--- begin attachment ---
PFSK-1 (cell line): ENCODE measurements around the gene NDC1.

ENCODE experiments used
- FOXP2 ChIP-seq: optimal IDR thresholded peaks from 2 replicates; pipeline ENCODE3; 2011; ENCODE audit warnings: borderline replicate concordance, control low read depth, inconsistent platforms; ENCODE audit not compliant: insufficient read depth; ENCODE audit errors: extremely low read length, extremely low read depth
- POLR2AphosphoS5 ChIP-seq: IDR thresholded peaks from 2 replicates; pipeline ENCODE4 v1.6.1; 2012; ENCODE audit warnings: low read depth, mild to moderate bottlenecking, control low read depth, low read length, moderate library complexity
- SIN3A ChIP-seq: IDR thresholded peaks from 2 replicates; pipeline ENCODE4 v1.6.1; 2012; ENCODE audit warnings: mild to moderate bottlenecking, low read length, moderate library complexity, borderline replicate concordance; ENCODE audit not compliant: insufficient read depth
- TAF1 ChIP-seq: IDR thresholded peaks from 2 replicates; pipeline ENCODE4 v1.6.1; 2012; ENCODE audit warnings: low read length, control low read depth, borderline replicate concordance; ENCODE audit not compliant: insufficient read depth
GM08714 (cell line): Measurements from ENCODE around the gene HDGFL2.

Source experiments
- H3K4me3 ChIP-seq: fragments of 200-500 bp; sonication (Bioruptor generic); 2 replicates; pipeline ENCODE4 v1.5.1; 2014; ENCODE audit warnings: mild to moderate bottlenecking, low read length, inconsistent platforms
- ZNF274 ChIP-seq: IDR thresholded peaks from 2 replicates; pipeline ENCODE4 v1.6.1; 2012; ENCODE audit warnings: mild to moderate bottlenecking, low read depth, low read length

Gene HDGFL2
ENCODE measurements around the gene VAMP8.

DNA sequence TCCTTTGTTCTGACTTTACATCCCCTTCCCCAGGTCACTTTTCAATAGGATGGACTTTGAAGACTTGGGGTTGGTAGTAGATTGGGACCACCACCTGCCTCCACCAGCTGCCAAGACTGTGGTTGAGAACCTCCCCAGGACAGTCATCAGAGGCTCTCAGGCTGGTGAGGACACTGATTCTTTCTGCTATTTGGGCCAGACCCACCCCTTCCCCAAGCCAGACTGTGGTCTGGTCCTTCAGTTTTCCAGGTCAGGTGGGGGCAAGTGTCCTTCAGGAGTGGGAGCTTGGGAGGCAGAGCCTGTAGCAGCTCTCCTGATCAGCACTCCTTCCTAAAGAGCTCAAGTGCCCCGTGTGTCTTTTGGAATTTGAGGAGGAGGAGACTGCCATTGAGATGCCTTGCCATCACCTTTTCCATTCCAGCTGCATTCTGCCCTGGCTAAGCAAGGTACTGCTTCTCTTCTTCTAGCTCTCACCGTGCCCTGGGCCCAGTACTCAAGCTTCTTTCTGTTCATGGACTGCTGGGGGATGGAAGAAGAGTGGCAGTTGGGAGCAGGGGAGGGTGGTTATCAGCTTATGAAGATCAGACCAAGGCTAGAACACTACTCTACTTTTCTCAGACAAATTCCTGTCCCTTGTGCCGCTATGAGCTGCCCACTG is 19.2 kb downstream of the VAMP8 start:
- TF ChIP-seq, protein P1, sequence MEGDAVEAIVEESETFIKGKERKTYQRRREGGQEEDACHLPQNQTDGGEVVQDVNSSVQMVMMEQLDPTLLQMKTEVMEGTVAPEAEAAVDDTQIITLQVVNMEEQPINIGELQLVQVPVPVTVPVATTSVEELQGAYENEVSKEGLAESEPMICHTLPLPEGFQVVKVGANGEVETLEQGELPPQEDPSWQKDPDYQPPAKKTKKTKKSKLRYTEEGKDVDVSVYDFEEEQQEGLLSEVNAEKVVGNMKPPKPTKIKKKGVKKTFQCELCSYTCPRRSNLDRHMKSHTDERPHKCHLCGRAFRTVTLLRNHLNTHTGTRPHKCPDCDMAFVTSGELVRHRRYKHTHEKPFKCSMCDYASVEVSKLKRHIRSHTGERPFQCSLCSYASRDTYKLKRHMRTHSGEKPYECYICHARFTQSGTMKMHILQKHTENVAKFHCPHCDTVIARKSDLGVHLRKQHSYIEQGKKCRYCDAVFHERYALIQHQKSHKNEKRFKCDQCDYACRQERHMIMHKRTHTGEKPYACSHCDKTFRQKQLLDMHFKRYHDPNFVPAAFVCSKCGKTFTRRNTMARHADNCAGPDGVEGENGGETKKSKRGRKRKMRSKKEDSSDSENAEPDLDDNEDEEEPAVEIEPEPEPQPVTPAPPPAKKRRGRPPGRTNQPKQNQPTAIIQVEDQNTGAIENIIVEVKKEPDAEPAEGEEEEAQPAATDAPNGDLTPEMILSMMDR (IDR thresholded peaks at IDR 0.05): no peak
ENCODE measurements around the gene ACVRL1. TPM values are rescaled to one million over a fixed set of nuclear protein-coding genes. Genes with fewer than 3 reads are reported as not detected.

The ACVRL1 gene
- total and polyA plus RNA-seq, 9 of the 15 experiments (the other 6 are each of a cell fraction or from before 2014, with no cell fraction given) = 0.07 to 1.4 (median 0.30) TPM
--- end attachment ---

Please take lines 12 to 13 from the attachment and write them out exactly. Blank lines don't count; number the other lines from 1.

ENCODE measurements around the gene VAMP8.

DNA sequence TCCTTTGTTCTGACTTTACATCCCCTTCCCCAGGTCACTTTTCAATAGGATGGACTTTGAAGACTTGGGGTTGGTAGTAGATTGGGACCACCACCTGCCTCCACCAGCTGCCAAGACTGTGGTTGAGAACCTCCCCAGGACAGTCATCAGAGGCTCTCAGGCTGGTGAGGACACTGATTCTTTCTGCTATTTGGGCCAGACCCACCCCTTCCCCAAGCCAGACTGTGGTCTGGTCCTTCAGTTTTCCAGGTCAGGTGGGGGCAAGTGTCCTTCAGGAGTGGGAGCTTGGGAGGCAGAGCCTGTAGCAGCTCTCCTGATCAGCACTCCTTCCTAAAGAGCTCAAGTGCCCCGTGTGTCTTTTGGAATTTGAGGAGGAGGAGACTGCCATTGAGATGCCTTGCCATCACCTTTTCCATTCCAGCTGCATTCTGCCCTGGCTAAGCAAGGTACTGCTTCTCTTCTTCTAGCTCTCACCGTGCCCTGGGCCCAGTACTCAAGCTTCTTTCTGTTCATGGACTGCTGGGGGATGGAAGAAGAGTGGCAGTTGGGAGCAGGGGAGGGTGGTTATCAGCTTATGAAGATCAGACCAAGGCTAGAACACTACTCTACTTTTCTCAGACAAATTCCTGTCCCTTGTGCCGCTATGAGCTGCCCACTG is 19.2 kb downstream of the VAMP8 start: